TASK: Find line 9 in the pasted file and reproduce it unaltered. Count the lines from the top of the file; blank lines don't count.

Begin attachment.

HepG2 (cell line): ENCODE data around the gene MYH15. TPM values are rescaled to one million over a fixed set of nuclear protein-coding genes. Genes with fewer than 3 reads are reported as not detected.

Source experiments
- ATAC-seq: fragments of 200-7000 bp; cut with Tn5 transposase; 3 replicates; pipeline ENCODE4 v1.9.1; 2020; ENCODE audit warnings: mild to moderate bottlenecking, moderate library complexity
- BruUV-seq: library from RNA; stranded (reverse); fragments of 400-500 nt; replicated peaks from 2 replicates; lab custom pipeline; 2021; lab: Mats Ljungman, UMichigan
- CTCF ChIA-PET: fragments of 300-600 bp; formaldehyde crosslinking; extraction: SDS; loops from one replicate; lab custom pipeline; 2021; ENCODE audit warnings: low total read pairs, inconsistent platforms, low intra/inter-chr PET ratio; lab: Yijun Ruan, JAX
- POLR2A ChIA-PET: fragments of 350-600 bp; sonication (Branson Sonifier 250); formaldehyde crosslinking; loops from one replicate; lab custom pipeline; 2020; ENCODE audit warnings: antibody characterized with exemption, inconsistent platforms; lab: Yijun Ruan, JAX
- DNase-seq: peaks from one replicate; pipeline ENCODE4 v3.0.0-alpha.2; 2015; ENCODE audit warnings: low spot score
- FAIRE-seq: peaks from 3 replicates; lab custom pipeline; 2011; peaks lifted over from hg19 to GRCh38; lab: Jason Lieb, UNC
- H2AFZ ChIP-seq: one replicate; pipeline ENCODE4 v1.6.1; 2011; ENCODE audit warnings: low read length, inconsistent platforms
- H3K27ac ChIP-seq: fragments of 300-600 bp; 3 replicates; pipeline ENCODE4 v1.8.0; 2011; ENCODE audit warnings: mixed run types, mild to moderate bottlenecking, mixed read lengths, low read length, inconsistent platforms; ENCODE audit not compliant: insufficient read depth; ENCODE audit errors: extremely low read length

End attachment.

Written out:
- H2AFZ ChIP-seq: one replicate; pipeline ENCODE4 v1.6.1; 2011; ENCODE audit warnings: low read length, inconsistent platforms